May 22 Professional Development: Pediatric assures us that we are indeed providing a quality
Psychopharmacology Update February 25: Guest artist announced for program with outstanding results and making a CCR visitation...”
Lecturers, who are leaders in their respective fields, will Summer Symphony 2004
measurable difference in the lives of our students,” beams Lucia D’Souza, EBC
share the latest research & medications/treatments Sunday, July 18, 2004 Grammy-award winning artist Kenny Loggins
will be headlining the 45th annual Summer
regarding ADHD, anxiety, depression, mood disorders & Every four years, the CDE conducts these visits to review current operating
Symphony concert on Sunday, July 18th.
juvenile aggression. For more information or to register, Individual and corporate sponsorship packages policies and procedures, current behavioral, academic and therapeutic pro-
Loggins is well known for his contribution to hit
please call (650) 617-3806. available now for advanced purchase. movie soundtracks, including Footloose and Top grams and to review the quality of the overall program. The information is then
Gun. The event will also feature an opening shared with parents, school districts and staff.
June 21 - 25 Schools Attuned Training performance by the California Youth Symphony.
CHC is one of nine regional training sites in the country for To become a sponsor, please call (650) 326-0643 The reviewer met and interviewed staff, took a tour of the facilities, observed
Last year, legendary trio Peter, Paul and Mary
the nationally acclaimed Schools Attuned Program created or visit www.summersymphony.org. classrooms and reviewed student files and other required documentation.
helped raise over $600,000 for CHC programs
by Dr. Mel Levine. For more information, call (650) 688- and services. For more information on the event,
“The CDE monitors over 350 [non-public school] sites in and out of CA. Less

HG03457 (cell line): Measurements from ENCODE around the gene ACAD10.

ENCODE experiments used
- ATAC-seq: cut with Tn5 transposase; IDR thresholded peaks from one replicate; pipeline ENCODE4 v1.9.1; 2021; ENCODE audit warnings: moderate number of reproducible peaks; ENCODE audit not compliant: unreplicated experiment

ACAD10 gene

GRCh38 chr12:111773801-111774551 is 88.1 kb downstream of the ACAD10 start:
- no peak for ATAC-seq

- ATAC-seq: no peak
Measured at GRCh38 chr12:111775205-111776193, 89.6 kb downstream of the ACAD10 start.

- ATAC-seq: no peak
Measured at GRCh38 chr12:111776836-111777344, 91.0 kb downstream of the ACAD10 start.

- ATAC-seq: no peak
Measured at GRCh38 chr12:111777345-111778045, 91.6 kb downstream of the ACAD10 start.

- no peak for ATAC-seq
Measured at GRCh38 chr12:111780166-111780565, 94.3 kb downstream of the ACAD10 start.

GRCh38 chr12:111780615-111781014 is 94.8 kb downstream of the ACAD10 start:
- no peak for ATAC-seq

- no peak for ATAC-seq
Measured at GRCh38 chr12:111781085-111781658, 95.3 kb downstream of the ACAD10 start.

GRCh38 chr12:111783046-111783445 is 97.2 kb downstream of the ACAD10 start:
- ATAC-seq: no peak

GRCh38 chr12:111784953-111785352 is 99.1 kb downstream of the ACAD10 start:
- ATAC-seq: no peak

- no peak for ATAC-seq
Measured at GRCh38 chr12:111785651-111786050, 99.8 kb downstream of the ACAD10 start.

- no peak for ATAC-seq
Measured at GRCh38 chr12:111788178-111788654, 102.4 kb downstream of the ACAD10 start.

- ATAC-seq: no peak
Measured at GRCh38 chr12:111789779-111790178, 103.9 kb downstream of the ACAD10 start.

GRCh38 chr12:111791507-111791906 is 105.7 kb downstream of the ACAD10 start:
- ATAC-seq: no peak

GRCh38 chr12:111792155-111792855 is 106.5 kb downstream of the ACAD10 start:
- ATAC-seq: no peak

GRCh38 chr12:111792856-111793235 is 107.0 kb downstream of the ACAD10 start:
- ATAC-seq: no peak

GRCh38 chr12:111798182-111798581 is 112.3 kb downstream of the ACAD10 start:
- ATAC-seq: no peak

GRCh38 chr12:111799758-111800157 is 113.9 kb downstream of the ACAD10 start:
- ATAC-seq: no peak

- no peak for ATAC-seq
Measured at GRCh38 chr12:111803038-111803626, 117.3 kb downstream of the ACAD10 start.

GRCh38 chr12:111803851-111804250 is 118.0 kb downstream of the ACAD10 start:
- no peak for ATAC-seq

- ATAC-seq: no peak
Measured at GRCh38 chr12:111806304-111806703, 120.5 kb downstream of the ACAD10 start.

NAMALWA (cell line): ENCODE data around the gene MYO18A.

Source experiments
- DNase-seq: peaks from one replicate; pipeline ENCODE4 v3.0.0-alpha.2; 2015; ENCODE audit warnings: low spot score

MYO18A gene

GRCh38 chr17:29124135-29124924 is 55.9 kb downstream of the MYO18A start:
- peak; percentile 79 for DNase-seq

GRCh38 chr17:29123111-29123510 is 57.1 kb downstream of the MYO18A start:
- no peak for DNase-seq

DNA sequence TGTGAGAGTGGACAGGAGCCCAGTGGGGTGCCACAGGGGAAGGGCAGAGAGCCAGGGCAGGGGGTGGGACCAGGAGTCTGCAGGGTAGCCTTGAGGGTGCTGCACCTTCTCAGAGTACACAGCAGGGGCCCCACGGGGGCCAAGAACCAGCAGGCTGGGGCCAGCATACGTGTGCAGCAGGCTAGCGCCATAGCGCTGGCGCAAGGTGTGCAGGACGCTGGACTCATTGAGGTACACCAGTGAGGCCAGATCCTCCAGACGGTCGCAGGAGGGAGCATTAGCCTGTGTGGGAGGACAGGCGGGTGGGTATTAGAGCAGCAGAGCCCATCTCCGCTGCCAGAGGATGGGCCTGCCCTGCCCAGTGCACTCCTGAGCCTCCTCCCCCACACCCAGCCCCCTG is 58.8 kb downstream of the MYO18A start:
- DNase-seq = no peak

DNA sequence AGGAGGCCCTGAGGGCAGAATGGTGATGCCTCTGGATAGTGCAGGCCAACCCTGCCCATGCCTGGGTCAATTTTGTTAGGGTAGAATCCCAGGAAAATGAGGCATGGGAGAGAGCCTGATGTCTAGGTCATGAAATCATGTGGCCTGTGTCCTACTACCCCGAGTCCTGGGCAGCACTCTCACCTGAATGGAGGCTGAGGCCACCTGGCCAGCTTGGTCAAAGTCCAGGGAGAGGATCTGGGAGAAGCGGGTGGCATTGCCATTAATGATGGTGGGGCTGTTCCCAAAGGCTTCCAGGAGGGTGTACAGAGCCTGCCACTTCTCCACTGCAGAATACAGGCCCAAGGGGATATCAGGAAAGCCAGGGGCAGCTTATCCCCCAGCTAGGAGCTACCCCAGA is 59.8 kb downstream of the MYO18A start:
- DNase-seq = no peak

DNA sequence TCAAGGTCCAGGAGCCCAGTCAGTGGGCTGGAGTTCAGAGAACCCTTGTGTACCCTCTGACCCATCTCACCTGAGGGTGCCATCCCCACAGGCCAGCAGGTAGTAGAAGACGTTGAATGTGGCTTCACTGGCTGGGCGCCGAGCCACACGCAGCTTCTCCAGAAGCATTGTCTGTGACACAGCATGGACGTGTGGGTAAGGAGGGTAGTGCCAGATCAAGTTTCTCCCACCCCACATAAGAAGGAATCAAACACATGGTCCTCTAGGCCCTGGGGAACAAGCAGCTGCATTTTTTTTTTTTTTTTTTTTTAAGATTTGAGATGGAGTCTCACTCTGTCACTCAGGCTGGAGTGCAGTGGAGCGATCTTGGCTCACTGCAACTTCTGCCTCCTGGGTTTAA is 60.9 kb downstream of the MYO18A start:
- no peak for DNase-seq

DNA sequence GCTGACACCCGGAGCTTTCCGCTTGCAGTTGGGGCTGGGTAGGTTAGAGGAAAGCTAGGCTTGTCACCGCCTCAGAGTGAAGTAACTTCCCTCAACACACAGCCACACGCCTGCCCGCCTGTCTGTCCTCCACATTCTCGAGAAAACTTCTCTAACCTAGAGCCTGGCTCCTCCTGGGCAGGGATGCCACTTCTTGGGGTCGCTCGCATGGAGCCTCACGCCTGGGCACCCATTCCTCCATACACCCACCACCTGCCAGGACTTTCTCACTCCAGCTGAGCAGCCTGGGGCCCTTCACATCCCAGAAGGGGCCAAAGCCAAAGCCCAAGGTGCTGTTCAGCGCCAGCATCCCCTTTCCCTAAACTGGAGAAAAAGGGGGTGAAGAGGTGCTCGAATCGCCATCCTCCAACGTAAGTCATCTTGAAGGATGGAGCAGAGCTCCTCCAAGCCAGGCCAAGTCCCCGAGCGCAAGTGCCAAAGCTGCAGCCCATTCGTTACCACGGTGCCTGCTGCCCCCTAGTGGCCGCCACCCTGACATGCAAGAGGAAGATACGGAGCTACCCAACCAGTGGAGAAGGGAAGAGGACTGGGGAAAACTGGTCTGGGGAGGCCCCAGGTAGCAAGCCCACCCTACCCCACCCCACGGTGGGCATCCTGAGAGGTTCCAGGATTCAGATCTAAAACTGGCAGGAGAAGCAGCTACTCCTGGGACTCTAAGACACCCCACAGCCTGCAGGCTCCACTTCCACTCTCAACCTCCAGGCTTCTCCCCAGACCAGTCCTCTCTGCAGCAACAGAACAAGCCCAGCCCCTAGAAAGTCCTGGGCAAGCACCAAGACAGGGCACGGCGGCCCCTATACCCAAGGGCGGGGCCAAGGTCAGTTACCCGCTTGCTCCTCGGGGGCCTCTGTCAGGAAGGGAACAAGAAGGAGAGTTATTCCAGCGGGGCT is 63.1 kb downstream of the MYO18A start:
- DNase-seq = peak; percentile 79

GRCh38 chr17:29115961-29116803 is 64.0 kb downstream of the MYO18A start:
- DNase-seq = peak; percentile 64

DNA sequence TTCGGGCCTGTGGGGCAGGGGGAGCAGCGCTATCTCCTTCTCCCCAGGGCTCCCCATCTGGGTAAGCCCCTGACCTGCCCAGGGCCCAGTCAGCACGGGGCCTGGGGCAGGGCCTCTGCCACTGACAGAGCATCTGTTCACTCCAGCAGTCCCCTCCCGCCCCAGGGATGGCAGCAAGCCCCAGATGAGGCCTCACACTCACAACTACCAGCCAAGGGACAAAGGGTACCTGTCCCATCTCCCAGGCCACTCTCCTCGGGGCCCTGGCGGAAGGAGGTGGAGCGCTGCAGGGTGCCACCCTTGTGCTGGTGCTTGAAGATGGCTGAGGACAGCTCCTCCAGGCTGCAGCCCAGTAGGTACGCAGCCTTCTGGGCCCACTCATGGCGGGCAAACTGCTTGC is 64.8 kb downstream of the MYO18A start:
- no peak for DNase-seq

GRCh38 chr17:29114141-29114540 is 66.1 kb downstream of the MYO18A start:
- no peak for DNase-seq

3675 or email email@example.com. More Individual tickets go on sale June 1. please call the Summer Symphony Hotline at than 10% of these sites pass the CCR visitation without requiring any correc-
information can also be found at www.schoolsattuned.org. (650) 617-3859 or go online to See State Review on page 7
From the Executive Director
Esther B. Clark, M.D. (1900 - 1990)
State Review (continued from cover)
tive action,” says Jerry Elmore, Site Reviewer for the
Special Gifts the Children’s Health Council
BOARD OF DIRECTORS CDE.
2003-2004 The following special gifts were made to CHC in honor or memory of loved ones
The EBC School and its staff received commen- between November 1, 2003 and March 24, 2004. (Names of honorees are
Dear Friends of CHC, Patrick J. McGaraghan dations for the following: indicated in bold.)
· Administration, faculty and support staff for MEMORIALS May Elsinger Perkins
Typically winter is a time for hibernation – for drawing in, Ross Jaffe, M.D.
their dedication in providing a quality educa- Ila Anderson John S. Perkins
for slowed down activity, but as you will clearly see in this tion to all their students Chuck and Marion Hauser Judith M. Peterson
John Kriewall Mollie Apple Sarah and Tom Clark
issue of New Futures, such is not the case at CHC. We Secretary · Behavior intervention program
Myles and Carol Berg William “Bill” Phy
have found ourselves at an exciting time to look back, · Transition program Marian Barry Carol M. Phy
Mark Gates, Jr.
assess the present and eagerly anticipate the possibili- Treasurer · Art and Music Therapy programs Gail Drewes, CHC Auxiliary Miles Poinier
ties of our future. · Organization of the on-site review process Bobbie and Charlie Munch The Sanders Family Fund
Harvey Cohen, M.D. · Extra-curricular activities that allow student Mildred S. Nilsson Yvonne Fay Raffel
Bruce G. Fielding, Jr. participation, including such activities as Linda Plount Anonymous
Our rich history, so replete of wonderful volunteers Rita DeSales French, Ph.D. Grace and Frank Vitale Barbara D. Read
accomplishing remarkable feats, is being captured under Thomas J. Friel Black History Month and Summer Symphony Shirley Boeddiker Lee S. Read, Jr.
Christopher Harris · On-site clinical component
the leadership of this year’s Auxiliary President, Gail Susan M. Hyatt Mr. Robert E. Boeddiker Alice Anne Roberts
Drewes. Gail and a team of Auxiliary members have Mark G. Hyde · Service delivery model for Designated In- Janice R. Bull Maxine Anderson
Jacque Jarve structional Services (Speech & Language and Claire Masso-Bull and William Bull Jean Shoemaker